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From Idaho:

I have a 16 year old son that has had diabetes for 2 years. His weight has been dropping and his blood sugars have been high; he is also growing 1.5 inches in 8 weeks.

Is there a chance that the growth hormones that are active now are creating his high blood sugars? If he is negative for ketones should I still be real worried about his weight loss? He takes 20 units of Ultralente in the AM and PM, and R with each meal and at bed time, if he needs it.The R is about 8 to 10 units at a time. He now weighs about 113 pounds. A1c is up for 7.4 to 10.5.


Sounds like a growth spurt. Yes, hormones could be doing it.

He probably will need an increase in his long-lasting Ultralente insulin. Talk it over with your Diabetes Team.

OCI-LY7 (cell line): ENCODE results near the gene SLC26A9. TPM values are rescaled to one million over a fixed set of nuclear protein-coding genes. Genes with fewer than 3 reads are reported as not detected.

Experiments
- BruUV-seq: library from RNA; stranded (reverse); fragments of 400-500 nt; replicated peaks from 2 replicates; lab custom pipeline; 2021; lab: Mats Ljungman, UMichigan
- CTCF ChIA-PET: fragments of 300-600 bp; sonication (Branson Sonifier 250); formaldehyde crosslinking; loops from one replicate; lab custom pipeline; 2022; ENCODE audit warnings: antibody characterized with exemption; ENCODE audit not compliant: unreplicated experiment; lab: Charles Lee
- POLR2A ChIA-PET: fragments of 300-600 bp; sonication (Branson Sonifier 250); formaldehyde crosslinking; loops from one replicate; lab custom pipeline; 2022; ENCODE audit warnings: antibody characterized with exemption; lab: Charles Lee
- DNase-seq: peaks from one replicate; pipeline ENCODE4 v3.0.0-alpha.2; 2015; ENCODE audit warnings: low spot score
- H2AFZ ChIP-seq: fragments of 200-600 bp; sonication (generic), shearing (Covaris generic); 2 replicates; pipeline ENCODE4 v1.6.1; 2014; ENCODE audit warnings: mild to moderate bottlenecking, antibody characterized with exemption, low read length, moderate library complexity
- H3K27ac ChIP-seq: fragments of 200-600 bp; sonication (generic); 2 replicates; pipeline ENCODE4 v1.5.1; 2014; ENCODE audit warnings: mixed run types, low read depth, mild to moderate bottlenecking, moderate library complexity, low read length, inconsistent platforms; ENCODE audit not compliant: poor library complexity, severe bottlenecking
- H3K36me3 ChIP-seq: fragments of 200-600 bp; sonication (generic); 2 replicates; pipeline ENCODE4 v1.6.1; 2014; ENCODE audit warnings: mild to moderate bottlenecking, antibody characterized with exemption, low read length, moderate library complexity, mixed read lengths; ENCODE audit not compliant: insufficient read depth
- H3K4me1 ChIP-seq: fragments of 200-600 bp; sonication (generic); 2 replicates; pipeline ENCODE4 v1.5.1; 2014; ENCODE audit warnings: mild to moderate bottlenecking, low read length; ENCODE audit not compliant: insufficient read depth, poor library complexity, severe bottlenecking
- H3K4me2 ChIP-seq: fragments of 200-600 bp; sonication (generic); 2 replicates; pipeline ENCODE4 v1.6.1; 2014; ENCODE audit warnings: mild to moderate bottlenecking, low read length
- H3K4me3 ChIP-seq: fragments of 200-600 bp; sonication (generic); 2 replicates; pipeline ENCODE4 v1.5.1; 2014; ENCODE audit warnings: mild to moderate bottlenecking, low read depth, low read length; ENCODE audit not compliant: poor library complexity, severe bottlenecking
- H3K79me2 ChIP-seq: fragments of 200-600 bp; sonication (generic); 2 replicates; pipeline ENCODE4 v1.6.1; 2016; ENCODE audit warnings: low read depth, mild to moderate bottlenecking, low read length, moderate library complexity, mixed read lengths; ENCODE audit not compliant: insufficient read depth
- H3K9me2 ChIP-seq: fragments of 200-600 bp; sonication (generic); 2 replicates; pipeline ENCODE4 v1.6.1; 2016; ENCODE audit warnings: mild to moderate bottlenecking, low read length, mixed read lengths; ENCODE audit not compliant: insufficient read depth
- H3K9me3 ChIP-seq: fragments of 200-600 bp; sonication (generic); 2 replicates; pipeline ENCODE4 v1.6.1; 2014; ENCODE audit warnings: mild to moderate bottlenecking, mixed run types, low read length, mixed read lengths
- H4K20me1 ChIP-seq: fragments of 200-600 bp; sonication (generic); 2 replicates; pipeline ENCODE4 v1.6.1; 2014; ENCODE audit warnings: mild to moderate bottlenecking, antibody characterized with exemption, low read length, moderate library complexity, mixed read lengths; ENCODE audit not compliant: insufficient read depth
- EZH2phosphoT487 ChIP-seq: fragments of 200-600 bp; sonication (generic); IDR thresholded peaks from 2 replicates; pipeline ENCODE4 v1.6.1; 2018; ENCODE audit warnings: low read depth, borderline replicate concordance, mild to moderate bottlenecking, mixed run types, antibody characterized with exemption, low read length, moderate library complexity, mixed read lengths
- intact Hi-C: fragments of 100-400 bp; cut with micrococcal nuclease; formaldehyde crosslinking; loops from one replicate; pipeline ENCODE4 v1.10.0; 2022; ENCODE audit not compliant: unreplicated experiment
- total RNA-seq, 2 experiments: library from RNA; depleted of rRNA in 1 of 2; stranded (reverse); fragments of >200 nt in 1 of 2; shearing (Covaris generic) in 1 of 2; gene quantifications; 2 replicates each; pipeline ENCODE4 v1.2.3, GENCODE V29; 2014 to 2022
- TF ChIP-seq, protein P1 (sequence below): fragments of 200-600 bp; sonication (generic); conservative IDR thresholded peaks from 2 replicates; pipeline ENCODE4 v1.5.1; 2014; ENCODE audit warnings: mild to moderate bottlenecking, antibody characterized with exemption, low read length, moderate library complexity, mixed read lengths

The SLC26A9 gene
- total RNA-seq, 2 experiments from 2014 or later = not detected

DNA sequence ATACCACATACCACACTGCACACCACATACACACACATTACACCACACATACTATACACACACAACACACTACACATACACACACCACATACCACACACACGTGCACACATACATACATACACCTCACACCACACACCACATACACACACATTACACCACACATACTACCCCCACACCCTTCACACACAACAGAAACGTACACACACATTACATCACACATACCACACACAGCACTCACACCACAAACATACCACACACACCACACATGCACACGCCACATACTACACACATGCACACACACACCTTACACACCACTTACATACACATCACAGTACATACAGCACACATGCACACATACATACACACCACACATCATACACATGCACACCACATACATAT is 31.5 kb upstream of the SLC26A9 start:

Additional Comments from Dr. Lebinger

During puberty, growth hormone increases, and more insulin is necessary to control the blood sugar and maintain normal growth. During the pubertal "growth spurt" (when the kids grow rapidly) insulin requirements may increase frequently. All teens who are in their growth spurt need more food. If you have diabetes, you will also need more insulin to use that food to grow.

If your child is losing weight, he is very out of control. You should contact your child's physician (preferably a pediatric endocrinologist) as soon as possible and meet with a nutritionist and not wait for ketones to develop. If ketones develop, it is a medical emergency and ketoacidosis could develop rapidly if extra insulin is not given.

Although it may be very difficult to keep the blood sugars normal at this stage, your child should grow normally and not lose weight if he is getting enough food and insulin. If he is losing weight, he is dangerously out of control.


Original posting 23 Apr 96
Additional comment added 18 Jan 97


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Last Updated: Tuesday April 06, 2010 15:08:52
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